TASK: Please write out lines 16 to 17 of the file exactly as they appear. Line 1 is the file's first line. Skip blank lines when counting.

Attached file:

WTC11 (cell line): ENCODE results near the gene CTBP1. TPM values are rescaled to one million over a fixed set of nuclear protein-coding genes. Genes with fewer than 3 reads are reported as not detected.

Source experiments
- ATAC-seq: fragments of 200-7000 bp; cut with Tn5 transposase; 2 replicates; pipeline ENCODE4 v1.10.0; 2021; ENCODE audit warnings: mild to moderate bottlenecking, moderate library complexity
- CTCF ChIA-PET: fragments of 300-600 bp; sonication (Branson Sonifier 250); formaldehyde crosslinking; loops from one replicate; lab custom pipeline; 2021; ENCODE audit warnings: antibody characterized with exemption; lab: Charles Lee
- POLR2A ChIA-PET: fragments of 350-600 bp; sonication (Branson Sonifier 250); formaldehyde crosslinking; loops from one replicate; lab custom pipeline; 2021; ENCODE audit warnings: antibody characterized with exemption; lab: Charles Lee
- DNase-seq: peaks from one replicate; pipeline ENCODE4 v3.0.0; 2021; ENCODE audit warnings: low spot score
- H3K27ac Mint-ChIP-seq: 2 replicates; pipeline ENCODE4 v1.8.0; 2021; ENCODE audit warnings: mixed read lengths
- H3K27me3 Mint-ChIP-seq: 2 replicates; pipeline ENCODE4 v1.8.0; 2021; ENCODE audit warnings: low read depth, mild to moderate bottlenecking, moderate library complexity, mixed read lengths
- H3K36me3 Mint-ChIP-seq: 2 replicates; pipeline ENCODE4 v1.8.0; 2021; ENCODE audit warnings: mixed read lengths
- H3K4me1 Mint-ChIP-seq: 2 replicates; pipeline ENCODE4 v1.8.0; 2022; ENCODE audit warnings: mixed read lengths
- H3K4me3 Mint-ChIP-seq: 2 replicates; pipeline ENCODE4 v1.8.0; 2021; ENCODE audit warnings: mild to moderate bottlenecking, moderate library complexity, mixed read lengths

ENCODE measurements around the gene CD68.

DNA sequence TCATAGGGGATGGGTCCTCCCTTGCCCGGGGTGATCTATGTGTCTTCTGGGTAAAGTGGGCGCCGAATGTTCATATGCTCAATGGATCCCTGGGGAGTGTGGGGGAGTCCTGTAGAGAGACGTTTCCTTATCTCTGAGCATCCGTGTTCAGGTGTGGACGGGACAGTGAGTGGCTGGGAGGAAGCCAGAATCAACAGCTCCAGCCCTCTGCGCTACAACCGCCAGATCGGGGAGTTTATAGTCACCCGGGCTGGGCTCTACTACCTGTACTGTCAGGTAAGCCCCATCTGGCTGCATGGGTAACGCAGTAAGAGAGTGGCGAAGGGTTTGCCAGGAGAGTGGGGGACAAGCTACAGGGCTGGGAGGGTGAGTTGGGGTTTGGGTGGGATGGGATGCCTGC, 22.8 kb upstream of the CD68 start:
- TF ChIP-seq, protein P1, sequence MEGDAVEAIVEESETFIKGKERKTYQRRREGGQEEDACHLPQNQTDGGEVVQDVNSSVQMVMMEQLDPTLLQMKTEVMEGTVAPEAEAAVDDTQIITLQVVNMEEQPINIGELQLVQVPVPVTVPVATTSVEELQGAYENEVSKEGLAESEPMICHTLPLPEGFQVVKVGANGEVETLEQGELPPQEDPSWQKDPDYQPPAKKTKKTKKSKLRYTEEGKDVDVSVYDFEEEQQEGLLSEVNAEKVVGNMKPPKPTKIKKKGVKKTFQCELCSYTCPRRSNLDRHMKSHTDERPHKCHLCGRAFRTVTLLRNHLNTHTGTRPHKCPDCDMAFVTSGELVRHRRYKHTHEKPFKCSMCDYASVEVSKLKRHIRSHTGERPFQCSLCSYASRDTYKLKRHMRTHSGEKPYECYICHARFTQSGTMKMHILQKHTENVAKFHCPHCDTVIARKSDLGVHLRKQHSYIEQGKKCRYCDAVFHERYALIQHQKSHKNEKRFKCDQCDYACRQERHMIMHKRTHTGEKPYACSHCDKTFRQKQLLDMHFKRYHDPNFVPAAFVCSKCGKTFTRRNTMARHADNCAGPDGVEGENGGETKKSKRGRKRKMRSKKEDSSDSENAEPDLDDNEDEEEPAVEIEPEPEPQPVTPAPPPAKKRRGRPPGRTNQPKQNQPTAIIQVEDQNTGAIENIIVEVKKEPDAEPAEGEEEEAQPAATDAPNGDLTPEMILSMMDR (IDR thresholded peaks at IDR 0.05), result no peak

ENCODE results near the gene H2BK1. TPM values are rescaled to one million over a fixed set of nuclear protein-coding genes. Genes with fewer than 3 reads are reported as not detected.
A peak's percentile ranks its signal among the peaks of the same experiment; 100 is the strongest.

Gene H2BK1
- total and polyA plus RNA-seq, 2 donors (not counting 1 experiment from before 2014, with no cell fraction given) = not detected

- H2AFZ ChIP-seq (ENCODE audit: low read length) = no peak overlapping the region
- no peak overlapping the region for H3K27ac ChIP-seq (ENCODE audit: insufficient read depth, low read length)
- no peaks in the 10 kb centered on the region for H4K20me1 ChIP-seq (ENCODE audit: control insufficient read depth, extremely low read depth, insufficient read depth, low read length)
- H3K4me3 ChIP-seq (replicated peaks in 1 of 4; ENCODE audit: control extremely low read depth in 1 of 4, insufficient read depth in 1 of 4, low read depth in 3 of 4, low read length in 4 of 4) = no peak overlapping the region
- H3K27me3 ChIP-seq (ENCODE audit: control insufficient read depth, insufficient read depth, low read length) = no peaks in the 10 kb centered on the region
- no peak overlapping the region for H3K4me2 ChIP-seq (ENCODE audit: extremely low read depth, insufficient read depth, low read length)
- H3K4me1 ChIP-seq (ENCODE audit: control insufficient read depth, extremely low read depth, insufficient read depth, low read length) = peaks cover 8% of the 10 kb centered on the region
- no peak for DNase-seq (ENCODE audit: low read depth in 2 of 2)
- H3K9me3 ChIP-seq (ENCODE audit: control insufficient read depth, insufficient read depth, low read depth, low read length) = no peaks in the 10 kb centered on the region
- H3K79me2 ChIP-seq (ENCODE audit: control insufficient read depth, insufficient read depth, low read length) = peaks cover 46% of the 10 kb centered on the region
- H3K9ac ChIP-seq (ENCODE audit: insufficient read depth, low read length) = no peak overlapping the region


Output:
A peak's percentile ranks its signal among the peaks of the same experiment; 100 is the strongest.

Gene H2BK1